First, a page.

Landlord and Tenant Law 101
Many of our clients are either landlords or tenants and therefore we thought it would be helpful to put together an overview of the key aspects of the law respecting this relationship.
The Tenant Protection Act sets out the rules that regulate the relationship of residential landlords and tenants. In addition to the legislation, the lease sets out terms and conditions of the tenancy. If a provision of the lease conflicts with the Tenant Protection Act, the Act will override that portion of the lease. However, if the unit is a condominium unit, then the Corporation’s declaration will override the Act.
While it may be stating the obvious, it is important to remember that a lease is just another word for contract between a landlord and a tenant.
A landlord must provide the tenant with a copy of the lease within 21 days of the parties signing the agreement.
At the end of the lease term, usually 12 months, a lease automatically renews on a month to month basis. A tenant is not required to sign a new lease.
A landlord cannot require post-dated cheques.
A landlord must pay the tenant 6 per cent per year on a tenant’s security deposit.
If a tenant was living in his or her unit prior to the Tenant Protection Act coming into force (June 1, 1998), then the lawful rent is the rent charged on the day before the Act came into force. In the case of a new tenant, the lawful rent is the rent first charged to that tenant. In other words, a landlord, in the latter case, can set the rent at the rate that the market will bear.
A landlord may increase a tenant’s rent once every 12 months. A written notice must be provided to the tenant 90 days prior to the increase. Generally, the increase may not exceed the annual guideline which is determined by the Minister of Municipal Affairs and Housing. (The guideline for 2001 is 2.9%.)
A landlord may increase the rent at any time, if the landlord and tenant agree that additional services will be added, such as a parking space, cable television, storage space, an air conditioner, etc.
A landlord is responsible for providing and maintaining the rented premises and common areas in a good state of repair. The tenant is responsible for repairing any damage caused by the tenant or his or her guests.
Entry by Landlord
A landlord may enter a tenant’s unit in order to affect repairs. The landlord must provide a written notice at least 24 hours before the entry. The notice must specify the date and time of the entry. The entry must take place between 8:00 a.m. and 8:00 p.m. The landlord is entitled to enter the unit regardless of whether the tenant is home.
A landlord may enter a tenant’s unit at any time and without written notice, in the case of an emergency.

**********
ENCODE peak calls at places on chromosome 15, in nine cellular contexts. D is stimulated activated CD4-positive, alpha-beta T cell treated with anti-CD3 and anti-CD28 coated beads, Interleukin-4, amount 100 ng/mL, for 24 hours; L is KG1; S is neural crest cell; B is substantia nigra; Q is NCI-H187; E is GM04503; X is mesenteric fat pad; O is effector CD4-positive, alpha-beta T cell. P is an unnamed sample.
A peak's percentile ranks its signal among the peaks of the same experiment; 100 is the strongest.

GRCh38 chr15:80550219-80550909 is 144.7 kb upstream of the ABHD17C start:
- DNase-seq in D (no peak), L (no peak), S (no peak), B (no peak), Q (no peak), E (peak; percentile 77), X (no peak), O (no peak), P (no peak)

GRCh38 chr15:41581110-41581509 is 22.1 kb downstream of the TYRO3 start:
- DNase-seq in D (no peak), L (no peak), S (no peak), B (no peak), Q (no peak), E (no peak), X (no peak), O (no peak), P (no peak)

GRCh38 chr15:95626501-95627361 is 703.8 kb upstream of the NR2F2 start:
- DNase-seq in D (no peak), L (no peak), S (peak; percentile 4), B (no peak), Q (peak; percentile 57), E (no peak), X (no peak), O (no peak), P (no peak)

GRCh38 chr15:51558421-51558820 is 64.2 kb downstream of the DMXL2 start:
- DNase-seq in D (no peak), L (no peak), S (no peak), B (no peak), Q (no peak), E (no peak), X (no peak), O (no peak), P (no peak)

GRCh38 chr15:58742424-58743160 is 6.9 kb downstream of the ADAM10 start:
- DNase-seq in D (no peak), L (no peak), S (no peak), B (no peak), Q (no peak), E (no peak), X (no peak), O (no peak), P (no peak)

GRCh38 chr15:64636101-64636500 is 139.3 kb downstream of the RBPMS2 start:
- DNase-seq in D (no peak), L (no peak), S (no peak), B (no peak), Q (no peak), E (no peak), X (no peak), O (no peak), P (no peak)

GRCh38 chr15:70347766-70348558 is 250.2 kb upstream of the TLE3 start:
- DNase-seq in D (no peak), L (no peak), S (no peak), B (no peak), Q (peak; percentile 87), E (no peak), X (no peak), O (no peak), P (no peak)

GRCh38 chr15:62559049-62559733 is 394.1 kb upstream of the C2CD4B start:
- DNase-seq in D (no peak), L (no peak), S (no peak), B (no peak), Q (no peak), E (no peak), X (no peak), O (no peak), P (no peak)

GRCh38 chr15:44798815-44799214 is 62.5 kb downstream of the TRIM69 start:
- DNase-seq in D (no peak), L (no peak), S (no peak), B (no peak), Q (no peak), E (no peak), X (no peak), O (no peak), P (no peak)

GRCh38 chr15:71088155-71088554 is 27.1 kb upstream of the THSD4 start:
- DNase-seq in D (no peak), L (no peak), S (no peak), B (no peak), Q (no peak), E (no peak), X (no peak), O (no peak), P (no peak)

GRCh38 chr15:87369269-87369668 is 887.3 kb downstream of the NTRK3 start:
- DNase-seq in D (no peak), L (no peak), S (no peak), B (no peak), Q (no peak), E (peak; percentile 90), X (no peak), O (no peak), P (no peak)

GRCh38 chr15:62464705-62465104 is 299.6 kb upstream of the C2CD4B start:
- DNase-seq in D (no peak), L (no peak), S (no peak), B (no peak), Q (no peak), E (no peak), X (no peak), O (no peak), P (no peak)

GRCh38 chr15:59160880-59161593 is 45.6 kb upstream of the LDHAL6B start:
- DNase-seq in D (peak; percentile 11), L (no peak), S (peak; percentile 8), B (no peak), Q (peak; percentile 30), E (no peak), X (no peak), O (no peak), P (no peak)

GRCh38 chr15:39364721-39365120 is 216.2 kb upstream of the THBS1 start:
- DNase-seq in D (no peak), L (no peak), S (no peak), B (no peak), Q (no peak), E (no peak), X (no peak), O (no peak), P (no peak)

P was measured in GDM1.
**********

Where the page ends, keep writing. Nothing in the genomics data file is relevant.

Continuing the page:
If a tenant has given notice to vacate, the landlord may enter the unit without written notice in order to show the unit to a prospective tenant. However, the landlord must make a reasonable effort to inform the tenant of the intention to enter the unit. The entry must be between 8:00 a.m. and 8:00 p.m.
Tenants are allowed to keep pets in their unit. Lease provisions to the contrary are void.
Termination by Tenant
If a tenant wishes to vacate the unit, he or she must provide the landlord with a written notice, 60 days before the date of termination. During the first year, the earliest a tenant can give this notice is 60 days prior to the end of the lease, unless the landlord agrees otherwise.
If a tenant must leave prior to the end of the lease, the tenant must find someone to take over the balance of the lease. This is referred to as an assignment of a lease. In order to assign the lease, the tenant must obtain the landlord’s consent. If the landlord withholds consent, the tenant may give a notice of termination within 30 days after the date the request was made. Except for the landlord’s reasonable out of pocket expenses, the landlord cannot charge for the consent.
Termination by Landlord
The landlord cannot terminate the lease except for the reasons listed in the Act. These reasons include:
– nonpayment of rent;
– persistent late payment of rent;
– wilful damage to the unit or building;
– substantial interference by the tenant with the enjoyment of other tenants;
– impairment of the safety of other tenants;
– the landlord requires the unit for his or his family’s own occupancy (this applies only to single family homes and three-unit (or less) buildings);
– the landlord intends to demolish, convert to another use or make extensive renovations to the unit.
If the tenant does not voluntarily leave, the landlord must make an application to the Ontario Rental Housing Tribunal. The sheriff, not the landlord, is the only person entitled to physically evict a tenant.
In addition to the above, the Tenant Protection Act sets out the procedures for eviction, additional rent increases as well as rent abatements. For further information about the Act tenants may wish to consult the Federation of Metro Tenants Associations at (416) 921-9494 or torontotenants.org. Landlords can call (416) 504-5190 or can go online at landlordselfhelp.com.Share